Behind the lines: Wolverine Softball, Why not?

Guest Posts on County 10 are provided by contributors and the opinions, thoughts, and comments within are their own and may not necessarily reflect those of County 10.

They call it a riser, and it’s just one of the many challenges batters face with a good pitcher in the circle. You’ll notice I didn’t write “on the mound” because there isn’t one in fast-pitch softball.

As a batter, you await a sizzling, high-speed pitch delivered in a quick underhand motion from just 43 feet away.

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That pitch might be a fastball, a changeup, a curveball, or my least favorite pitch, the riser.

High school girls’ fast-pitch softball is a game I’ve always thought would be a blast to coach. It’s a game that mixes hand-eye coordination, speed, power, tenacity, and a tremendous amount of strategy.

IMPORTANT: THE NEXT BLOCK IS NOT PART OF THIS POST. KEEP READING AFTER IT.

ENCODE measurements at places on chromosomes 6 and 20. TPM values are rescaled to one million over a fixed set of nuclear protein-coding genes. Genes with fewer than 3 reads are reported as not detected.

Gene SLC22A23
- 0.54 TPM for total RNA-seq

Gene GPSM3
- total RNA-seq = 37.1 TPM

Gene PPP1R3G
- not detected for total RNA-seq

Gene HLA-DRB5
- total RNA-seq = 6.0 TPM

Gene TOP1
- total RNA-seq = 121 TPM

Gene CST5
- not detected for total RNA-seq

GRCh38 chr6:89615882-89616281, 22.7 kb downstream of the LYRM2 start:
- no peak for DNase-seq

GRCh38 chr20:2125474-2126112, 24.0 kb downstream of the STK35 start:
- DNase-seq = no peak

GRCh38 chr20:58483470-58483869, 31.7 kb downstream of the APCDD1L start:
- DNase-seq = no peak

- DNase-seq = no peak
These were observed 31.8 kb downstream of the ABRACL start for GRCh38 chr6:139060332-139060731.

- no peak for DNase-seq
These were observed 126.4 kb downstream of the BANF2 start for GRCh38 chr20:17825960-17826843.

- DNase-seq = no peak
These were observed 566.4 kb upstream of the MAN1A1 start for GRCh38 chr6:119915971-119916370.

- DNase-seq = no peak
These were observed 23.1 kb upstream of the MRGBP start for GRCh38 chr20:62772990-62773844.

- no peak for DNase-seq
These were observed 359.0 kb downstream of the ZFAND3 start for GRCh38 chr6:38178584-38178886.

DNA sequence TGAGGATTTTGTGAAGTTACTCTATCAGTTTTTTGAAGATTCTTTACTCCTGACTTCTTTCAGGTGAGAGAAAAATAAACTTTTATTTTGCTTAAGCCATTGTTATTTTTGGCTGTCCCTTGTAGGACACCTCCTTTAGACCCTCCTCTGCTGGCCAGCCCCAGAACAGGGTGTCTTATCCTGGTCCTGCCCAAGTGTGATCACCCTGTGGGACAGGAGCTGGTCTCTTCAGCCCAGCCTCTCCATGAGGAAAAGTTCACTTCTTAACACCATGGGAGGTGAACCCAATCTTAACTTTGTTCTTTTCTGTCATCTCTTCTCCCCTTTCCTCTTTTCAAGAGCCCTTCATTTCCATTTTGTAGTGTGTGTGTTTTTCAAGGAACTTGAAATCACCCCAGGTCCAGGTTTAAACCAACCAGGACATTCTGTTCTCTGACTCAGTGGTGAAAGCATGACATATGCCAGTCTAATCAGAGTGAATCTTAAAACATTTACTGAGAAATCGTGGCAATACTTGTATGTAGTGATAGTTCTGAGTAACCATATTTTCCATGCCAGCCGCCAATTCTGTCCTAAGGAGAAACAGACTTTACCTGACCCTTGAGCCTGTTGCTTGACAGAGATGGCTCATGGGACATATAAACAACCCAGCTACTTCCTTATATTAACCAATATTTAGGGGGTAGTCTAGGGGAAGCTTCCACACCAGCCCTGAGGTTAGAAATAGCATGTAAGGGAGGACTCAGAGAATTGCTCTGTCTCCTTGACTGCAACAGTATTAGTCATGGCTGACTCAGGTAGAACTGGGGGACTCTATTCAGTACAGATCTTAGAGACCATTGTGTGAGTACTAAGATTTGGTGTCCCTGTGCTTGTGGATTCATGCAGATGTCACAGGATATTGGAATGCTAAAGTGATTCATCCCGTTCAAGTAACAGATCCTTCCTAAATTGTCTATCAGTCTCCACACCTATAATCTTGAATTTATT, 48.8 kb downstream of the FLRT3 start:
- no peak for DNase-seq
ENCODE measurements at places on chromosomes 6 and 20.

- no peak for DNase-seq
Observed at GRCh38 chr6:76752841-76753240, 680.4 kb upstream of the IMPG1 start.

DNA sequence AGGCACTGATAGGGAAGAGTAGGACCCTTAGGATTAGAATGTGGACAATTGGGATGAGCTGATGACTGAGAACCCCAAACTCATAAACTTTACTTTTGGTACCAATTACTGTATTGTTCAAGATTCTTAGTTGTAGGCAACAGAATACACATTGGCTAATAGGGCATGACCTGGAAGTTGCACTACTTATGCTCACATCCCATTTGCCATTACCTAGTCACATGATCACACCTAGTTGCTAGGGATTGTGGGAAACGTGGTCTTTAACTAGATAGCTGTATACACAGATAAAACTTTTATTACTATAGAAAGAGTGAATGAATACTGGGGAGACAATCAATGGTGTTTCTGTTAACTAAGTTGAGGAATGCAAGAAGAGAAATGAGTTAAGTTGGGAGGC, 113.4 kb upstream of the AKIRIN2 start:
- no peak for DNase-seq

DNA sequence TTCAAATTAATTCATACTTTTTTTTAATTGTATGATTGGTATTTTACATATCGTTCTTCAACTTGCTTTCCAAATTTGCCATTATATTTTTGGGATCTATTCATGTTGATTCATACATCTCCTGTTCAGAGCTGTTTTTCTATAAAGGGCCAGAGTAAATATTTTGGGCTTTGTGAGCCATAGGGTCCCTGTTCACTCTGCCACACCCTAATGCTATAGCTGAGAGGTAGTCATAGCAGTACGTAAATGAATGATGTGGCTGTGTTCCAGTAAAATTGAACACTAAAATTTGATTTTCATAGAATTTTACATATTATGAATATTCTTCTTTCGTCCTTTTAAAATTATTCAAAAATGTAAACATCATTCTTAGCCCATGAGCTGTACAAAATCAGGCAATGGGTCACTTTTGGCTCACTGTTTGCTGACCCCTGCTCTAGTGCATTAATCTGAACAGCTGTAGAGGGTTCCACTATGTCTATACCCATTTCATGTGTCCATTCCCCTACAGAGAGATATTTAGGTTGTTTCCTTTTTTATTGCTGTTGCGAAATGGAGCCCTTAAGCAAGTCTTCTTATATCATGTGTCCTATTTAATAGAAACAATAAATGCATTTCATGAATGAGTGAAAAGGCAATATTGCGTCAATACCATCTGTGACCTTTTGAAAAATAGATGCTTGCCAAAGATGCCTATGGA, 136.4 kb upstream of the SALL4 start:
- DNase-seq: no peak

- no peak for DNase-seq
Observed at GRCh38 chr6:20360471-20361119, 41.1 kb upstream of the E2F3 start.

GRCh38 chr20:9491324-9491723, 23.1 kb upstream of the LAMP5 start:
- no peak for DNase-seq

After a long, drawn-out process, softball became a high school sport in 2021. The initial requirement was eight schools fielding teams initially, but that has grown to 13 this year, hopefully, there will be a 14th team in cardinal red and black taking the field soon.

As a college kid, a couple of my buddies dated girls on the UW softball team, and the skill set of these gals was impressive. We often chided our buddies that their girlfriends could throw harder than they could. Many of them did have better arms than their boyfriends.

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Softball is America’s game. You’ll find it played in our shortened summer beginning in May and culminating in the first week of August, but in the South, the Southwest, and the West Coast, they play it year-round.

We fancied ourselves pretty good softball players when a group of my friends joined to play in the intramural leagues in Laramie. We made the campus championship one season, before losing 5-3 in the title game to a team that had more ringers than we did. There were over 110 teams that entered that tournament.

A few years later, at Lusk, I played in both the fast and slow-pitch men’s leagues. We often played teams from Douglas, Torrington, Morrill, and Chadron, Nebraska. As a 23-year-old with good speed, I was asked to play on a few traveling teams at rover, third base, and center field. I thought I was pretty good, then we moved to Riverton.